It’s nice to hear that FON, the share-your-Wi-Fi network founded by entrepreneur Martin Varsavsky, has gotten an investment from Google, along with Skype founders Niklas Zenstrom and Janus Friis – but while that is a huge vote of confidence, it doesn’t remove some of the uncertainties surrounding the FON business model. For one thing, as more than one person has mentioned (including in the comments on Scoble’s post) almost every major ISP specifies in their contracts that this kind of wide-open sharing isn’t allowed.

According to comments Martin sent to Om, the company is trying to bring ISPs on-side, but has so far only managed to strike a deal with Speakeasy (Update: According to Om, Speakeasy says it has no arrangement with FON). Alec Saunders of Iotum says that most ISPs don’t enforce these agreements, and that’s true – but they might decide to change their minds about that if they find widespread sharing of the type FON has in mind.

Glenn Fleishmann of Wi-Fi Networking News, who has been a major skeptic on FON, says the investment by Google and the Skype gang (as well as Index Partners, which made a bundle on its investment in Skype) makes him a little less skeptical, but he still has concerns – including the difficulty of getting ISPs on-side, but also the difficulty of building out a robust enough wireless network to make what the company has in mind actually feasible.

Not only that, but how many people are going to feel the same concerns over security that the commenter on Scoble’s post feels? FON has a response here, but that might not satisfy enough people to open up their networks – especially after everyone has been telling them to lock them down so no one piggy-backs on them. FON has a response to the ISP question too, but that amounts to trying to convince the ISPs they will share revenue with them (assuming there is any). Like my friend Rob Hyndman, I think many providers (particularly in Canada) would be skeptical.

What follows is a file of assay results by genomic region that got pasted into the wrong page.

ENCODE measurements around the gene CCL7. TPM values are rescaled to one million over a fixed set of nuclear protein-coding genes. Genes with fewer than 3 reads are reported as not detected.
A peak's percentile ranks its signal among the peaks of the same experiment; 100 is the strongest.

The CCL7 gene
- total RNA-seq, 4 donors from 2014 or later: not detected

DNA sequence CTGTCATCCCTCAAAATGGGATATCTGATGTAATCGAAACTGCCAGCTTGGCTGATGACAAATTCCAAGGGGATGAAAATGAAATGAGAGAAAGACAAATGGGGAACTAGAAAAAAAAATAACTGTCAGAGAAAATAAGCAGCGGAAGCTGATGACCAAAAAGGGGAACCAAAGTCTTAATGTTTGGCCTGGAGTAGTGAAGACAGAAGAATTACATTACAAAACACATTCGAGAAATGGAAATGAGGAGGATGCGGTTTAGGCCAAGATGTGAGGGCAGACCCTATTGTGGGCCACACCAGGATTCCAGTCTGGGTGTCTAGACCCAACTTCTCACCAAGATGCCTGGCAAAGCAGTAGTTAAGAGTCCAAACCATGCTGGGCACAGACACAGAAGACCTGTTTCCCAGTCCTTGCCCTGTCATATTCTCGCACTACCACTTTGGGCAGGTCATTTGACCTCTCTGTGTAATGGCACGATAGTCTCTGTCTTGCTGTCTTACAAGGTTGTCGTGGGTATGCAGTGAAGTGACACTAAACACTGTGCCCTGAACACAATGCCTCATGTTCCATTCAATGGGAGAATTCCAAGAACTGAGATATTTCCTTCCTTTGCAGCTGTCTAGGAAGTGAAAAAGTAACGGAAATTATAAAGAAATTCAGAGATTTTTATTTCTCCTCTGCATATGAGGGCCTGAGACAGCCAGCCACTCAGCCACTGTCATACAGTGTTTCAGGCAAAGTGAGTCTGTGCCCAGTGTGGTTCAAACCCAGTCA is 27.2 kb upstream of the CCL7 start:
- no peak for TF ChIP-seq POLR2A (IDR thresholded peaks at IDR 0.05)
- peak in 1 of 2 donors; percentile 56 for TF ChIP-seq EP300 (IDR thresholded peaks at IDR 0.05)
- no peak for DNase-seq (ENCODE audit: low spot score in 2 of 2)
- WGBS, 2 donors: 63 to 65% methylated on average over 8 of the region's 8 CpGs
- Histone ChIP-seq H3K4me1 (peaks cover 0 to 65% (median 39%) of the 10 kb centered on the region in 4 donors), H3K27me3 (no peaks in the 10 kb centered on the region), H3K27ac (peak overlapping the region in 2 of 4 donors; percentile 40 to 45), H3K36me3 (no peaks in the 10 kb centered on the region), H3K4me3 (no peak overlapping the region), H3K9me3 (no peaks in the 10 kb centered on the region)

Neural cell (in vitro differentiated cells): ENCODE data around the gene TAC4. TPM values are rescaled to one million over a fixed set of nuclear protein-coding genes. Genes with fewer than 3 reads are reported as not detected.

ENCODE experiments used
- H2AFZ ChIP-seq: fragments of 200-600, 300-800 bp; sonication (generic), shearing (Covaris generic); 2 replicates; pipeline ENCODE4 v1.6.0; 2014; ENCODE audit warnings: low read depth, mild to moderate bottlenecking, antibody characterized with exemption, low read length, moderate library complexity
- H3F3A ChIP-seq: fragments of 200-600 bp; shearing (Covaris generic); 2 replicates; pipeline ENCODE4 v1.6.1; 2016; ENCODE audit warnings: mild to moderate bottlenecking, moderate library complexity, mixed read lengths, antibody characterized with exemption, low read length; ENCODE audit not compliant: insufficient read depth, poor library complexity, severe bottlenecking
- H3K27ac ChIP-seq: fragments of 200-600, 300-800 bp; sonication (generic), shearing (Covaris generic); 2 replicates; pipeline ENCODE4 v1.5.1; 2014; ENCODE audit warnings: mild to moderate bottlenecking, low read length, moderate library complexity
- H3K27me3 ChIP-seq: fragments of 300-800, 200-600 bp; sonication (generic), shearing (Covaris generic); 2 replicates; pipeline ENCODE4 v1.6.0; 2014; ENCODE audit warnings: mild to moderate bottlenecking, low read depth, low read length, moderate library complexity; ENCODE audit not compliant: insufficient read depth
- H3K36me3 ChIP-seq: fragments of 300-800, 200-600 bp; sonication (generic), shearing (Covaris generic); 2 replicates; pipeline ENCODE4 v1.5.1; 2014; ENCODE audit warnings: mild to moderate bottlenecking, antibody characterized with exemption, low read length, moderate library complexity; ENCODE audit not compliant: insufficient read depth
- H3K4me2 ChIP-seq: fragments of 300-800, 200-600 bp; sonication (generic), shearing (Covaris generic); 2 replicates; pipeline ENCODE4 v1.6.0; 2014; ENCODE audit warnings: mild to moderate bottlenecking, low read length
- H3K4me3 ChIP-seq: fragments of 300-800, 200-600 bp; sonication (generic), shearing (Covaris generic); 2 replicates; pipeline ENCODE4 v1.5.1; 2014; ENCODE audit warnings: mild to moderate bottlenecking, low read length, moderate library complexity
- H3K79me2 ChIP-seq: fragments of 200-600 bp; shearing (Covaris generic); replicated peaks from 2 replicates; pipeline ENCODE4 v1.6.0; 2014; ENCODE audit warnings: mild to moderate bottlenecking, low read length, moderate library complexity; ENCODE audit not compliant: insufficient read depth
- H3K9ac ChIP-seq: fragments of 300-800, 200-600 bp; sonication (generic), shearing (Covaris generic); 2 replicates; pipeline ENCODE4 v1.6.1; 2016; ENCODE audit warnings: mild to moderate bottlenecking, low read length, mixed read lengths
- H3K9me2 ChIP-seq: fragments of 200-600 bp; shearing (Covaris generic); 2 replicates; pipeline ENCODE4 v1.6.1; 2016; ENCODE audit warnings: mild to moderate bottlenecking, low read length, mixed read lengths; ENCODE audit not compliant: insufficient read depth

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Mathew 2430 posts

I'm a Toronto-based senior writer with Fortune magazine, and my favorite things to write about are social technology, media and the evolution of online behavior

7 Responses to “FON sounds great, but will it work?”
  1. FON Sounds Great, But Will It Work? Matthew Ingram 2/06/2006 06:31:00 PM

  2. $22-million or so from Google, Skype and Index Ventures, but it might have a bit of a credibility problem as well, after reports from one U.S. Internet service provider that contradicted what founder Martin Varsavsky said when he announced the deal. He said the company

  3. […] I hope I’m wrong about the ISP reaction – plans like FON and groups like Wireless Toronto are to my mind fantastic tools for quickly and efficiently deploying the ubiquitous wireless broadband we ought to be enjoying right now. Update: FON’s founder, Martin Varsavsky, is quoted by the AP on the ISP issue to the effect that someone who wants to share their bandwidth using FON needs Internet service to be a member. “So in fact, FON is an incentive to become a customer of an ISP,â€? he’s quoted as saying. Well, having access to bandwidth is an incentive to having an ISP account. Since one can share with many, FON is an incentive for at least (and at most?) one member of a group to have an ISP account. How that works out in numbers is the issue. Update: Mathew Ingram notes the security concerns that some observers have and FON’s answer. I’m willing to bet that Steve Gibson will take a close look in an upcoming episode of the Security Now! podcast (even though he’s just finished a multi-episode series on wireless security) – stay tuned. Related Posts […]

  4. Any questions for Martin Varsavsky?

    Martin Varsavsky is the founder and CEO of FON (as well as being the founder of highly successful companies such as Viatel, Jazztel and Ya.com). FON is a community of people who share WiFi. If you sign up with FON you share your WiFi broadband access …

  5. mathew,
    i share your skepticism. VC gone mad again…

  6. On the other hand, if I had as much money as the Skype guys and that guy from Index Partners, I might figure blowing $12-million or so was chump change :-)

  7. I would imagine they will do something more on the lines 2hotspot.com. A downloadable software that runs on Windows just like Skype. But Fon runs only on Linksys routers that are no longer manufactured.
    They need a quite a large Linksys user base to this working…

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